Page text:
The perks of living/working in a small community: people care.
The other week when I got off the phone with someone, he not only thanked me for my time, he said, “Thank you for what you do for our community.” It was the first time anyone had ever put it that way. Being a reporter, that comment warmed my heart.
This morning when I was at a blood drive (no, not giving blood — I hate needles and blood,) one of the volunteers asked me if I was Japanese. Then proceeded to ask me if I was half or full. (Oh, how I wish I could have answered that I am not a mudblood!) But then with a concerned look on his face he asked me if I have family living in Japan and if they were safe after the earthquake and tsunami. It was the first time a complete stranger has been that thoughtful before. I mean, obviously he is a good guy — he volunteers at a blood drive after all. Tragedy does bring people together.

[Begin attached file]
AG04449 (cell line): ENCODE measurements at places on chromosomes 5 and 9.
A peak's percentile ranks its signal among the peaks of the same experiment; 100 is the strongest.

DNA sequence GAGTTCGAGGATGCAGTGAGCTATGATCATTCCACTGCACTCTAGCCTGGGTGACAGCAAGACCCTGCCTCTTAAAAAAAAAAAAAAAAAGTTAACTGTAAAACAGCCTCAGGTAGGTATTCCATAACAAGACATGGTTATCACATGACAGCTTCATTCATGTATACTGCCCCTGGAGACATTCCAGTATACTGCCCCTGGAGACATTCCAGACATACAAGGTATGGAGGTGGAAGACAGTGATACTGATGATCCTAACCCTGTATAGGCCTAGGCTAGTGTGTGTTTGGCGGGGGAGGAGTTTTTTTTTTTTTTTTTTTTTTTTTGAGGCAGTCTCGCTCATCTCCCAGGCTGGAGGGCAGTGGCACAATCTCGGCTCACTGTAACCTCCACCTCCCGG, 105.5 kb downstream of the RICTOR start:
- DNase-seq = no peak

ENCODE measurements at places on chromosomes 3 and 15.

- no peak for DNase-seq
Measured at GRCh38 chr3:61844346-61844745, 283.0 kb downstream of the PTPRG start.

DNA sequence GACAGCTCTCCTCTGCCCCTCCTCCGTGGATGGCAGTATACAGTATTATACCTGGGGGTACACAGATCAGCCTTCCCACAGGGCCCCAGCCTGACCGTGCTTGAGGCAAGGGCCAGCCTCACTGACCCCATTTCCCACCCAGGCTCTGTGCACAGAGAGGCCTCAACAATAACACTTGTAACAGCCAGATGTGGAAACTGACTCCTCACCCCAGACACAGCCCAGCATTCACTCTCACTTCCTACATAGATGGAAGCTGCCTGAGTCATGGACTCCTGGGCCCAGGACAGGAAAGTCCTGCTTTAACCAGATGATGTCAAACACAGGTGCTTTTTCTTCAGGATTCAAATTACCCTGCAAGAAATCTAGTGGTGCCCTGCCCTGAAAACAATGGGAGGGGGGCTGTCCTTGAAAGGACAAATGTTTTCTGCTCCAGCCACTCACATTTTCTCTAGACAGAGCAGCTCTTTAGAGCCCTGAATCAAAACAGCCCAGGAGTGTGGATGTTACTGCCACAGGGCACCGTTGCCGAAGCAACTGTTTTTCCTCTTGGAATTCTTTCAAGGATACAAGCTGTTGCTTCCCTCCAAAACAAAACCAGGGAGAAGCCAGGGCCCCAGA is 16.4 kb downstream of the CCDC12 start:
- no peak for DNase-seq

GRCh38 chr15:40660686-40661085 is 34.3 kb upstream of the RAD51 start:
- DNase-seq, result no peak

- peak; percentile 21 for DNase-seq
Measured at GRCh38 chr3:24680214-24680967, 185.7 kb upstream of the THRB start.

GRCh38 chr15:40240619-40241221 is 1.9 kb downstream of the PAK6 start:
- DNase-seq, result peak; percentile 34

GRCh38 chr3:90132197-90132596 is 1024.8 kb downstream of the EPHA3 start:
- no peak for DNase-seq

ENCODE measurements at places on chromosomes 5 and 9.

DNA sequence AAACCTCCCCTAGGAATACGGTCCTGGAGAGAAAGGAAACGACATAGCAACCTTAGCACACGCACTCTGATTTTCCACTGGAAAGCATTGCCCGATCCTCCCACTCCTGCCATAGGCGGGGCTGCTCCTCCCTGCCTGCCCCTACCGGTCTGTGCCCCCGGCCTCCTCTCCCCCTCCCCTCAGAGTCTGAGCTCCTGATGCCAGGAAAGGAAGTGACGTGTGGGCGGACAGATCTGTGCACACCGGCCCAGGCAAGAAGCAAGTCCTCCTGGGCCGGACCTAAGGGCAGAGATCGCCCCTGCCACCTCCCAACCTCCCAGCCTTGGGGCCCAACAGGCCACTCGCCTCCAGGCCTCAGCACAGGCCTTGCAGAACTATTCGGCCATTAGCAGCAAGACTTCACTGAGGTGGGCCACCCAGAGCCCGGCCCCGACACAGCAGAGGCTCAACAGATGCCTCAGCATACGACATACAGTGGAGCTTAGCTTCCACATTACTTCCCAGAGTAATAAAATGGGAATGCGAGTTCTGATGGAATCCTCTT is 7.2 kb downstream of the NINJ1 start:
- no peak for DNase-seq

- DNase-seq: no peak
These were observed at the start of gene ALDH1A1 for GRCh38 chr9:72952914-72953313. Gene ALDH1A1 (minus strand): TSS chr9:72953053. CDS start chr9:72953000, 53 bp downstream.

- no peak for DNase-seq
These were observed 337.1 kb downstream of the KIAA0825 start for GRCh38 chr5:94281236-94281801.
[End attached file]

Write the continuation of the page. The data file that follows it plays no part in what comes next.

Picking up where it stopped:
But, I’d like to think that people come together before disaster strikes. Take the blood drive for example. I interviewed a woman who said she is deathly afraid of needles but came out today for the first time to donate blood. She said both her dad and brother are universal donors and that if she is too, she would be able to help out a lot of people. After she got one pint of blood drawn and was sitting down drinking water and being handed cookies by the volunteers, she said she is still scared of needles but plans to continue donating. “I can, so why not?” she said.
Being afraid of needles is not an excuse I guess. I’ll consider donating. I just need to coerce someone into going with me…